Classic Bike Guide June 2018

Classic Bike Guide is a down to earth, practical - and sometimes irreverent - magazine that gets right to the heart of the classic bike world. With a mixture of features, tests, reviews and event reports it is the title that has become a must for the active rider and restorer. Classic Bike Guide magazine - with the biggest and best readers adverts - FREE! Enjoy the digital edition - and save over 50% on the print susbcription price.

United Kingdom
Mortons Media Group, Ltd
12 期號


3 分鐘
it’s official – classic bikes make you feel younger, more attractive and happier…

WELCOME TO THE June edition of Classic Bike Guide. The sun is out and hopefully you’ve been riding. As well as the sun breaking through, three events have made me feel really good about the classic world we love. ‘Boy’ and I visited the British Historic Racing round at Mallory Park. The racing was great and the bikes varied massively, both in style, age and performance. But it was the camaraderie and openness with strangers that struck me. Over the years I’ve spent much time in race paddocks but never have I felt so welcome and part of the day, especially when asking questions about what had been done to the bikes – and I had ‘boy’ tagging along on his bicycle – an accident waiting to happen – but welcome…

12 分鐘
smiles in the stafford sunshine

SUNSHINE AND CLASSIC motorcycles – the perfect start to Spring. The 38th Carole Nash Spring Classic at Stafford County Showground saw thousands of visitors pour through the gates, with a packed bike park stretching across the fields as thousands took the opportunity to sample the best in classic biking. Thanks to the weather there was plenty of elbowroom inside. The very best private entries sparkled in the middle of the main hall, along with the bigger club stands and there was a healthy mix of entries and exhibits dotted around the other halls. The racebike paddock gave visitors a chance to see machines that are rarely viewed outside of racetrack paddocks, and the roar of BSA and Triumph triple racers mingled with the banshee wail of two-strokes revved to within an…

1 分鐘
honda like to monkey around

HONDA HAVE RETURNED the Monkey to the wild. The Honda Monkey bike is widely known as a groovy icon of the 1970s and it first saw the light of day in 1961. After being out of production for decades the recent popularity of the 125cc MSX Grom lightweight has encouraged Honda to dress the platform in retro clothing. The styling, paint and chromed parts draw heavily on the original Monkey, but the engine is much bigger over the original 50cc, with a 125cc air-cooled engine that delivers an impressive 189mpg. The new Monkey has a steel frame, small USD forks, twin rear shocks and 12in diameter tyres. It weighs just 107kg and although it looks compact, the seat height is just under 30in, making it suitable for all but the very tall…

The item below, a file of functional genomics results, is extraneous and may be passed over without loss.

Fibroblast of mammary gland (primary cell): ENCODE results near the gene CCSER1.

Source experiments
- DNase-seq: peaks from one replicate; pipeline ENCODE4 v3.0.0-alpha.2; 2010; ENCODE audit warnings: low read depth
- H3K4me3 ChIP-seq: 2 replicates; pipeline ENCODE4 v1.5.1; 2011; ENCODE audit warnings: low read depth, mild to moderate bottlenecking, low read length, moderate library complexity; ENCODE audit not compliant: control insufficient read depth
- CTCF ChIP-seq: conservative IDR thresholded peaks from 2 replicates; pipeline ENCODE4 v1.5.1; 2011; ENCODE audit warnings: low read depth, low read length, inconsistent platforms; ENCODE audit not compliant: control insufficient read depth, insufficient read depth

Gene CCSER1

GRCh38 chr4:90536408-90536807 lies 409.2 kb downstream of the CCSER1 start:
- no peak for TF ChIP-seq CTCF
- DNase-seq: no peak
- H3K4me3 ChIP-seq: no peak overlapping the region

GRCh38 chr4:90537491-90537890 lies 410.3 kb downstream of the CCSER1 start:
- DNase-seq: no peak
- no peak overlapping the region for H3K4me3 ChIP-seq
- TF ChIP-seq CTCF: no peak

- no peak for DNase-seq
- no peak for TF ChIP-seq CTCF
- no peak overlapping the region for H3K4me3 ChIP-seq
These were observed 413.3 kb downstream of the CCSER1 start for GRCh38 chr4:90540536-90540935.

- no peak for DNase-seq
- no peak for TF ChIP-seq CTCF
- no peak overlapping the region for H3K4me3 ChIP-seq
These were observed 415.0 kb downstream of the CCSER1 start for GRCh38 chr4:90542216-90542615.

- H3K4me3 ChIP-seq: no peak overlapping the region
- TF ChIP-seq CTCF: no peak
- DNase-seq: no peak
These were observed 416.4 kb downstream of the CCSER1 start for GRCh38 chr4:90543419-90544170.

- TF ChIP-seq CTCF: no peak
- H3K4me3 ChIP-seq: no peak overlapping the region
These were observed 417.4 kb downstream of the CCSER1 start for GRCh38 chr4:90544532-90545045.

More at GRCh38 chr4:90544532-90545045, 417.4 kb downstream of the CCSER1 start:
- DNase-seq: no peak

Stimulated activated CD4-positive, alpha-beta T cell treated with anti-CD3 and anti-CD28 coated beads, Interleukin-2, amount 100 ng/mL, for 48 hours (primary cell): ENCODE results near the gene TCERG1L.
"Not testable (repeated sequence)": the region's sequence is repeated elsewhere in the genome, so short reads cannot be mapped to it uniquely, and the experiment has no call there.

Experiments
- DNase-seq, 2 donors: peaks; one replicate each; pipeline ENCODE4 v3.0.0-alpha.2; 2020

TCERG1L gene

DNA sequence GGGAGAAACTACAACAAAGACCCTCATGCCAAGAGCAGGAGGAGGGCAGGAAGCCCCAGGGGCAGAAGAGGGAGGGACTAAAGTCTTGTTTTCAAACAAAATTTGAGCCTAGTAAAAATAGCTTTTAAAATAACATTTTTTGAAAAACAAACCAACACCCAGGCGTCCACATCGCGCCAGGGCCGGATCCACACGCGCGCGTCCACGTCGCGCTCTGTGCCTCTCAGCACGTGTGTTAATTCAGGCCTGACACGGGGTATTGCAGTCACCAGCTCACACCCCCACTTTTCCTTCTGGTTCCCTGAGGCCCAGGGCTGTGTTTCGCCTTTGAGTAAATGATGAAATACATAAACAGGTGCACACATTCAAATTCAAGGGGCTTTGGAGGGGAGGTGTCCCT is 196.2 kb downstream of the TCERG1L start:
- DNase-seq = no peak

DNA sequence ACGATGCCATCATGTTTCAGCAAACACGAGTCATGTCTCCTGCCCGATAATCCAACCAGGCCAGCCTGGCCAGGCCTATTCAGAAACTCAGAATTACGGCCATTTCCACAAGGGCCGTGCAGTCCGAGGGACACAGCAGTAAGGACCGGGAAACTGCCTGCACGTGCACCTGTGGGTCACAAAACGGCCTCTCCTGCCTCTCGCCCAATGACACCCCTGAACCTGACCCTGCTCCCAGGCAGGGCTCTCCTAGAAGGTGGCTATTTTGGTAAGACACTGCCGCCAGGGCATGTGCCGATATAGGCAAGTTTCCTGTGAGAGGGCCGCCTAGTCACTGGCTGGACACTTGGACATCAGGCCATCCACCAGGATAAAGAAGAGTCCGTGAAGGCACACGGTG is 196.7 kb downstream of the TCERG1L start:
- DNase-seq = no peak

1 分鐘
gs thou makes it to fourth decade

SUZUKI HAVE MARKED the 40th birthday of their GS1000 super sports bike by reminding owners that new factory parts are still available. They have also revealed that the design for the Four was inspired by an engine they obtained from MV Agusta. In the late 1970s Suzuki were world-renowned for producing two-stroke engines and busy winning world championships both on and off-road. But while Barry Sheene was racing his RG500 to glory and Roger De Coster was winning the World Motocross Championship, Suzuki realised they needed to move into four-stroke technology and so developed the GS range, obtaining a four-cylinder, two-valve, four-stroke engine from MV Agusta. In 1978 the GS1000 was born, boasting a 997cc, inline four-cylinder engine, with DOHC and two valves per cylinder, putting out 88bhp at 8500rpm and…

1 分鐘
rick’s triples must go

KAWASAKI TRIPLE LEGEND Rick Brett has decided to sell his unrivalled collection of famous two-strokes. Rick was based in Nottingham before relocating to Michigan in the US and establishing a Triple Museum in a renovated railway goods yard. After 40 years of collecting he says he has “achieved his goal of having every Kawasaki triple model in every colour as sold in the US,” and is now selling off the collection to move on to a “house-build project”. Most of the 45 bikes are in near mint and unrestored original condition, with some still in their original shipping crates and some still bearing their UK plates. A 1974 H2B with one mile on the clock is currently priced at $24,500. On his website Rick says: “Every bike will be taken out of…

1 分鐘
spirit of ’59 invoked by special edition

A LIMITED NUMBER of special edition Bonneville T120 and T100 bikes are to be released to mark Triumph’s Spirit of ’59 campaign. Only 59 examples of each model will be available. Inspired by the original T120 650 Bonneville of 1959, the modern-day equivalent will sport a classic blue and orange design that sees the colour scheme follow the contours of the tank. The T100 will follow suit, with a similar blue and orange combination on top of an Opal White base. Buyers of both modern classics will be entered into a prize draw to win a matching Knight White helmet from cult manufacturer Hedon’s Hedonist range. Triumph is also giving customers the opportunity to win an exclusive Spirit of ’59 painted fuel tank as an added incentive for those that take a…